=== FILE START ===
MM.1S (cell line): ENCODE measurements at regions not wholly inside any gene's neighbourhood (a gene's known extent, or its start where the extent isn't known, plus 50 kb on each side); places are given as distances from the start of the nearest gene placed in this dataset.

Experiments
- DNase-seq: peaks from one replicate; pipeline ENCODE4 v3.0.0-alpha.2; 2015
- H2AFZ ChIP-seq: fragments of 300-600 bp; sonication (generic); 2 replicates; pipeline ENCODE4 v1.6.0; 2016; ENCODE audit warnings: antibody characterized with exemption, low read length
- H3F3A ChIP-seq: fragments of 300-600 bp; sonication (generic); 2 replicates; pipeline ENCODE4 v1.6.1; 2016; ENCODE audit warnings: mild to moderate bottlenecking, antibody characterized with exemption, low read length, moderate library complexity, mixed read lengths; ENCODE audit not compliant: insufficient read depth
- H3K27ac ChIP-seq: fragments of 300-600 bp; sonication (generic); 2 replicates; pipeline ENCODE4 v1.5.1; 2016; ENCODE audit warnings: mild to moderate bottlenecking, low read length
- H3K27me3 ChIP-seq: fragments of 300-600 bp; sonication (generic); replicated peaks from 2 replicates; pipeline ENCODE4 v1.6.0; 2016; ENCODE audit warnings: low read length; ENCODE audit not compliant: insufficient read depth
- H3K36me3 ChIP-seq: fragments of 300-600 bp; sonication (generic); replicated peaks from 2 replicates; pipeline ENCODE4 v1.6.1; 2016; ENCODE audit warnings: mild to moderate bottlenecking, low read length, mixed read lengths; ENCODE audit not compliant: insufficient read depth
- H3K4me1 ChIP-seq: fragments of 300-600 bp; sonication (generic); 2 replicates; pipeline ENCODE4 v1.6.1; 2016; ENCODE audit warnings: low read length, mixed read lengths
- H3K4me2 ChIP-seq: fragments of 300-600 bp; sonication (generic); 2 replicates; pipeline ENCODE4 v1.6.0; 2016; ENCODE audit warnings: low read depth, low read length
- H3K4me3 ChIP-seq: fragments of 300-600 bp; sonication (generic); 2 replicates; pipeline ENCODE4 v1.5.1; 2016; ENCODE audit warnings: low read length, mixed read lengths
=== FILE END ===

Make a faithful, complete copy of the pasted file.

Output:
MM.1S (cell line): ENCODE measurements at regions not wholly inside any gene's neighbourhood (a gene's known extent, or its start where the extent isn't known, plus 50 kb on each side); places are given as distances from the start of the nearest gene placed in this dataset.

Experiments
- DNase-seq: peaks from one replicate; pipeline ENCODE4 v3.0.0-alpha.2; 2015
- H2AFZ ChIP-seq: fragments of 300-600 bp; sonication (generic); 2 replicates; pipeline ENCODE4 v1.6.0; 2016; ENCODE audit warnings: antibody characterized with exemption, low read length
- H3F3A ChIP-seq: fragments of 300-600 bp; sonication (generic); 2 replicates; pipeline ENCODE4 v1.6.1; 2016; ENCODE audit warnings: mild to moderate bottlenecking, antibody characterized with exemption, low read length, moderate library complexity, mixed read lengths; ENCODE audit not compliant: insufficient read depth
- H3K27ac ChIP-seq: fragments of 300-600 bp; sonication (generic); 2 replicates; pipeline ENCODE4 v1.5.1; 2016; ENCODE audit warnings: mild to moderate bottlenecking, low read length
- H3K27me3 ChIP-seq: fragments of 300-600 bp; sonication (generic); replicated peaks from 2 replicates; pipeline ENCODE4 v1.6.0; 2016; ENCODE audit warnings: low read length; ENCODE audit not compliant: insufficient read depth
- H3K36me3 ChIP-seq: fragments of 300-600 bp; sonication (generic); replicated peaks from 2 replicates; pipeline ENCODE4 v1.6.1; 2016; ENCODE audit warnings: mild to moderate bottlenecking, low read length, mixed read lengths; ENCODE audit not compliant: insufficient read depth
- H3K4me1 ChIP-seq: fragments of 300-600 bp; sonication (generic); 2 replicates; pipeline ENCODE4 v1.6.1; 2016; ENCODE audit warnings: low read length, mixed read lengths
- H3K4me2 ChIP-seq: fragments of 300-600 bp; sonication (generic); 2 replicates; pipeline ENCODE4 v1.6.0; 2016; ENCODE audit warnings: low read depth, low read length
- H3K4me3 ChIP-seq: fragments of 300-600 bp; sonication (generic); 2 replicates; pipeline ENCODE4 v1.5.1; 2016; ENCODE audit warnings: low read length, mixed read lengths